Kickers have it rough. They're a commodity no one really cares about until you actually need them to come through for you in the closing seconds. Even Boise State's Kyle Brotzman had to endure the wrath of hate on social networking sites after missing a 26-yard would have been game-winning field goal against Nevada in 2010. Within hours of the missed kick, the Ada County Sheriff's Department received a report about callers leaving harassing phone messages with a lady thought to be related to Brotzman.
And the hate doesn't stop with players or their families. Head Coach Lane Kiffin got death threats in Tennessee just after announcing that he was leaving the school after one season to go to USC. Three police officers had to be stationed outside the Kiffin household after the family's phone and home address were posted on the internet. Coleen Rooney, wife of famed Manchester United player Wayne Rooney, even got threats from fans after she tweeted, "Congratulations Liverpool!!!" after a Carling Cup victory. One fan responded by saying, “I used to like you and now I want all your family to burn."
Of course you have to take into account referees as well. The most famous worst-call in possibly the history of all of sports was Don Denkinger's botched final out of the 1985 World Series that cost the Cardinals the World Series title. The hate went so far that threatening letters continued for two years through 1987 until MLB security contacted the FBI. The breaking point for Denkinger allegedly came after receiving a letter in which the writer told him that if "he sees Denkinger in person, he would 'blow him away' with a .357 Magnum."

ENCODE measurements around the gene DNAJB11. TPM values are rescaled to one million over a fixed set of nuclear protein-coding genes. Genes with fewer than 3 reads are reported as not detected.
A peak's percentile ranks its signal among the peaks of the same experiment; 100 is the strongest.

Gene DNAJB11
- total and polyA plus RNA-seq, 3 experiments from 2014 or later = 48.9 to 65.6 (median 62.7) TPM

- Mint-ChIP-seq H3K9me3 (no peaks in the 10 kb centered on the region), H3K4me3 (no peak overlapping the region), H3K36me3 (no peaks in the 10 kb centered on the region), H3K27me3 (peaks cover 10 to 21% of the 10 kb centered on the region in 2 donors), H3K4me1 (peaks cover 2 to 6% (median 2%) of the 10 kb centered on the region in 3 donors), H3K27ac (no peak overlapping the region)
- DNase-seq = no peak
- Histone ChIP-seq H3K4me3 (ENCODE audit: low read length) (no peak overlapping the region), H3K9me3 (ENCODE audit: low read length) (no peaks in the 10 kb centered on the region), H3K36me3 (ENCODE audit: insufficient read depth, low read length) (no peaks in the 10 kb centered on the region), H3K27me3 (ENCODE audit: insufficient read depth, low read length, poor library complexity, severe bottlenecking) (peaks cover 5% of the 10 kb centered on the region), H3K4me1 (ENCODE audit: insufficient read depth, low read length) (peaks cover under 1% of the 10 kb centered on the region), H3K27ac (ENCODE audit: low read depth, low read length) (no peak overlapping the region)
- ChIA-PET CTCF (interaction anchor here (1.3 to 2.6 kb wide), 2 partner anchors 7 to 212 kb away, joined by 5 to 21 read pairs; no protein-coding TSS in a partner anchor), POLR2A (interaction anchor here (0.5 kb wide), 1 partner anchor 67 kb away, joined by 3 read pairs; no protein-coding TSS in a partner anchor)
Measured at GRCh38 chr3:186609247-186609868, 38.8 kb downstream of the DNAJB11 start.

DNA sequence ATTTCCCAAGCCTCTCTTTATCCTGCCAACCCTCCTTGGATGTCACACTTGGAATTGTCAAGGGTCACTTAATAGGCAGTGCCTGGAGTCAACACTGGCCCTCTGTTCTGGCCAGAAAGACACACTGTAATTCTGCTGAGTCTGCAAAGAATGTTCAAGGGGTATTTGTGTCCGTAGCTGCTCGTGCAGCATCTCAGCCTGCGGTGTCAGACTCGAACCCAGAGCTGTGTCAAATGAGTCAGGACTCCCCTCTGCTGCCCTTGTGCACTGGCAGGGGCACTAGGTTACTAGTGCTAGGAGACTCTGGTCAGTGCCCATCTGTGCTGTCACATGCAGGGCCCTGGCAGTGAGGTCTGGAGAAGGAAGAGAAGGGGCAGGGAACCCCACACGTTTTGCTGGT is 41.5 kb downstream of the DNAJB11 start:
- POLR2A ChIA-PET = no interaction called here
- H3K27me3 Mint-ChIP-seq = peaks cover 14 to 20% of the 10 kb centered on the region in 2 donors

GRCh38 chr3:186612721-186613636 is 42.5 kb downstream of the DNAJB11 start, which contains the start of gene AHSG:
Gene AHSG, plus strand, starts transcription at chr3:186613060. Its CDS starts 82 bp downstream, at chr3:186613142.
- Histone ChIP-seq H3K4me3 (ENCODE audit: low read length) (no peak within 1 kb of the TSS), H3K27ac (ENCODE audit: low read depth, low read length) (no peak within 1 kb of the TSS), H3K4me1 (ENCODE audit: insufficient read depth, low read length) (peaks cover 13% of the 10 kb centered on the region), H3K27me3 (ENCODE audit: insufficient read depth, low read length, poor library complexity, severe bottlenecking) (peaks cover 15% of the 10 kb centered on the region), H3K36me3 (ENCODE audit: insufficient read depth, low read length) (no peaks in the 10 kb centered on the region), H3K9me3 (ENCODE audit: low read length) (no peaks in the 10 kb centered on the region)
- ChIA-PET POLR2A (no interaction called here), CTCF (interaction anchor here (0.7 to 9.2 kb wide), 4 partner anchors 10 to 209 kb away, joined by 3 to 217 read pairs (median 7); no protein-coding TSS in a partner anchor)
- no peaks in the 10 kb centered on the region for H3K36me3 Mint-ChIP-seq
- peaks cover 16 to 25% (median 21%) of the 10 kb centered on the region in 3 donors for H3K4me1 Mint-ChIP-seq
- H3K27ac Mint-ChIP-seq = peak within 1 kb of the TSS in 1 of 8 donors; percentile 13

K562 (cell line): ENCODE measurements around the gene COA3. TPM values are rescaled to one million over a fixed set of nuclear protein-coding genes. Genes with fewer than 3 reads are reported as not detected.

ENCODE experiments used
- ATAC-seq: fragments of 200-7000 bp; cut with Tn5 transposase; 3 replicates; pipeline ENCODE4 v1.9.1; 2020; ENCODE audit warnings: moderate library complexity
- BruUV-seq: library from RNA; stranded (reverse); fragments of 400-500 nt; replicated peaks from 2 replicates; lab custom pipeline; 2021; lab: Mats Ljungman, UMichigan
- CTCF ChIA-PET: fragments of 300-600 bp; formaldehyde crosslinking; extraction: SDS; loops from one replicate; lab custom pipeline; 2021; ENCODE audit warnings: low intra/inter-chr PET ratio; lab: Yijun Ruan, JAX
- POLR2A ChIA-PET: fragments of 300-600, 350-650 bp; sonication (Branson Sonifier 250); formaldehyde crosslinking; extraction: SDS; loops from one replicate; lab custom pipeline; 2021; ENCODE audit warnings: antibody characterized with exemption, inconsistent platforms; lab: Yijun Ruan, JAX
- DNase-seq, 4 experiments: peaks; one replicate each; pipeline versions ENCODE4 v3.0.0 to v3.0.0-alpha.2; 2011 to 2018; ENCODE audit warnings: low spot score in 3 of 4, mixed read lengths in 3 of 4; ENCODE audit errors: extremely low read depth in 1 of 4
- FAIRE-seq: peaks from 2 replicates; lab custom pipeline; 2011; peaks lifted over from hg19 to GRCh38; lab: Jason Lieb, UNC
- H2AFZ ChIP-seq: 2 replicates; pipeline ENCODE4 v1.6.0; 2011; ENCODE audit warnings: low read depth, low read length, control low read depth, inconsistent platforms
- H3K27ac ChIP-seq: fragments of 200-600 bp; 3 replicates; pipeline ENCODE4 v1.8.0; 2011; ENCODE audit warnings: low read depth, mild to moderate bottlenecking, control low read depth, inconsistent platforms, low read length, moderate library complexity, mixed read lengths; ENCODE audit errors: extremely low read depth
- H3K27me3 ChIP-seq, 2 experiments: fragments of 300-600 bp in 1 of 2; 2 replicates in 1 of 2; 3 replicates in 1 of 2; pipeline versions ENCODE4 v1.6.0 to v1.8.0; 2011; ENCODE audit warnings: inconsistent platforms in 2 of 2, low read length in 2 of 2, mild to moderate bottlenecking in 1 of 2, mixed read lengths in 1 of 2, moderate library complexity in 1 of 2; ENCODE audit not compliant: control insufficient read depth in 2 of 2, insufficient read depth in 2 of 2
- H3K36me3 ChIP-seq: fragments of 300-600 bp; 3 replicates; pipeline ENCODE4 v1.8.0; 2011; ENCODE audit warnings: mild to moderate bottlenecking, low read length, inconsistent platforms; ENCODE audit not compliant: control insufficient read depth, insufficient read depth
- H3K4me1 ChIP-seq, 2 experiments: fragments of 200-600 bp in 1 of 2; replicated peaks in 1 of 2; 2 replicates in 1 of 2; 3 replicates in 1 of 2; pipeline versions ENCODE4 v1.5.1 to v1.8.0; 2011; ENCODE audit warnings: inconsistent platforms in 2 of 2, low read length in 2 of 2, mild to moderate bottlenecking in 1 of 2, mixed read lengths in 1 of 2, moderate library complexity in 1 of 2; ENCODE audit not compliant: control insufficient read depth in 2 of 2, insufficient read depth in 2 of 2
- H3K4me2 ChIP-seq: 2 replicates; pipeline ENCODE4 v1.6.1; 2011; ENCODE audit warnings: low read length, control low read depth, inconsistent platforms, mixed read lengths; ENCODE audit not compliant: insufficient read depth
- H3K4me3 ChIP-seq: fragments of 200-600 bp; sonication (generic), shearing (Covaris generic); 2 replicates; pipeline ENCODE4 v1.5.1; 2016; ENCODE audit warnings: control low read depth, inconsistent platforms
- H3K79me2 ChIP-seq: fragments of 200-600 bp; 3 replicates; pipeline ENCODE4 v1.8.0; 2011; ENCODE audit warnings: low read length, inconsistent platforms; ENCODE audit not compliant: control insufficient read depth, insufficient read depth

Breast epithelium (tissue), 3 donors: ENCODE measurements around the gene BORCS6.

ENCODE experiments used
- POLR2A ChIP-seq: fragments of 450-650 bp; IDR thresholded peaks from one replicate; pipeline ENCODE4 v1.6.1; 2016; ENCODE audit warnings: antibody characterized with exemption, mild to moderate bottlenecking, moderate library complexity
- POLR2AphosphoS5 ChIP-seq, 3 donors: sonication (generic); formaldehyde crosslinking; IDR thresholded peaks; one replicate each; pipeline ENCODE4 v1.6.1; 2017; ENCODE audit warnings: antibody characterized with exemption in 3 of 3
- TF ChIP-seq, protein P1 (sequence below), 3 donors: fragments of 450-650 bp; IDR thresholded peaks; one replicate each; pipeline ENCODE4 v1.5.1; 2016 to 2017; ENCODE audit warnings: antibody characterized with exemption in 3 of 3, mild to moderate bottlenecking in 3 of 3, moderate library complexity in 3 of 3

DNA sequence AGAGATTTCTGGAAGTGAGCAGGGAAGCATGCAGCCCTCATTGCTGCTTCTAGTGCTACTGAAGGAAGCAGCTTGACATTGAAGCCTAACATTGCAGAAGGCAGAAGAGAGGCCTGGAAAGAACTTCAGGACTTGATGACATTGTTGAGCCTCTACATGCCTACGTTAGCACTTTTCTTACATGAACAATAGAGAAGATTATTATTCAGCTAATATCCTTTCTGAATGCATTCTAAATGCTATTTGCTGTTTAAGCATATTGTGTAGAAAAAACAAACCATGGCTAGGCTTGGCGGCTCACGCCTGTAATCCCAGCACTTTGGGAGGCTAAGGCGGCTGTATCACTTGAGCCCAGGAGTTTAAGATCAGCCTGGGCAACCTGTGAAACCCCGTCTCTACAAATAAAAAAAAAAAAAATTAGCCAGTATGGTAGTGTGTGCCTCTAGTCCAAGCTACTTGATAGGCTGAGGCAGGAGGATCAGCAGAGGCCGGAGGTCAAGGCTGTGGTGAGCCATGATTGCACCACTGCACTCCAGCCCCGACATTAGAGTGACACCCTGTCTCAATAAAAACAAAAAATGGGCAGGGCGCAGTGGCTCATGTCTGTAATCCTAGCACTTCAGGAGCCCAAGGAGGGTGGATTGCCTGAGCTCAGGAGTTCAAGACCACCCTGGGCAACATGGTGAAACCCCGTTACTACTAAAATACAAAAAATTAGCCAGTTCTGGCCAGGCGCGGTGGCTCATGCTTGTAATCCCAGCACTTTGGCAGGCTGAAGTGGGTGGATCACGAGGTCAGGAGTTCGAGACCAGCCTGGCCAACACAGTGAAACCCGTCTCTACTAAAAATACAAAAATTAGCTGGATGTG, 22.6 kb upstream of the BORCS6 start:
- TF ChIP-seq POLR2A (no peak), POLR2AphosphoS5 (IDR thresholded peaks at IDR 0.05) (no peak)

So what do we have to learn from all of this? In my opinion, two things.
A person is smart. People are dumb. History repeats itself, folks. Which means, unfortunately, this sort of behavior will always be part of the game. People are cowards and therefore love to hide behind the anonymity of a letter or tweet. We all know the 'mob-like' behavior that can easily ensue following a big win or loss for a team. I swear to this day that if the Cubs ever win the World Series, Chicago will burn itself down. But on to my second point…
Because we are in a different age and we know that this history will repeat itself, we should be able to counteract these threats more vigilantly and with more tenacity. People need to learn quickly that it's not okay to threaten anyone or their families and they should be held accountable to the furthest extent of the law. We all know we have the technology to do so. So what's the hold up? I guarantee you that if I type the words 'president,' followed by anything that rhymes with 'texsplosive,' I'll be on every FBI watch list known to man. Wouldn't be shocked to have a knock at my front door, in fact.
Being a fan is a lot of fun and can be tremendously rewarding. But when you put it ahead of someone's livelihood, it's gone way too far. If the Packers lose a game and it causes a fight with your wife, get a life. If the Yankees lose on a walk-off hit and it causes you to drive recklessly home from the bar, get a life. If the Lakers miss a game-winning free throw in the closing seconds of Game 7 of the NBA Finals against the Celtics and it ruins your entire universe for more than 30 minutes, get a life.
Sports can be a great escape for us all, but if the base of your happiness is derived completely upon the result of a game, it's time to seek professional help.
As for the 99 percent of you sports fans who actually have a future in the real world, thank you for giving us some remaining faith in humanity.
Photo Credit: MRQ/Icon SMI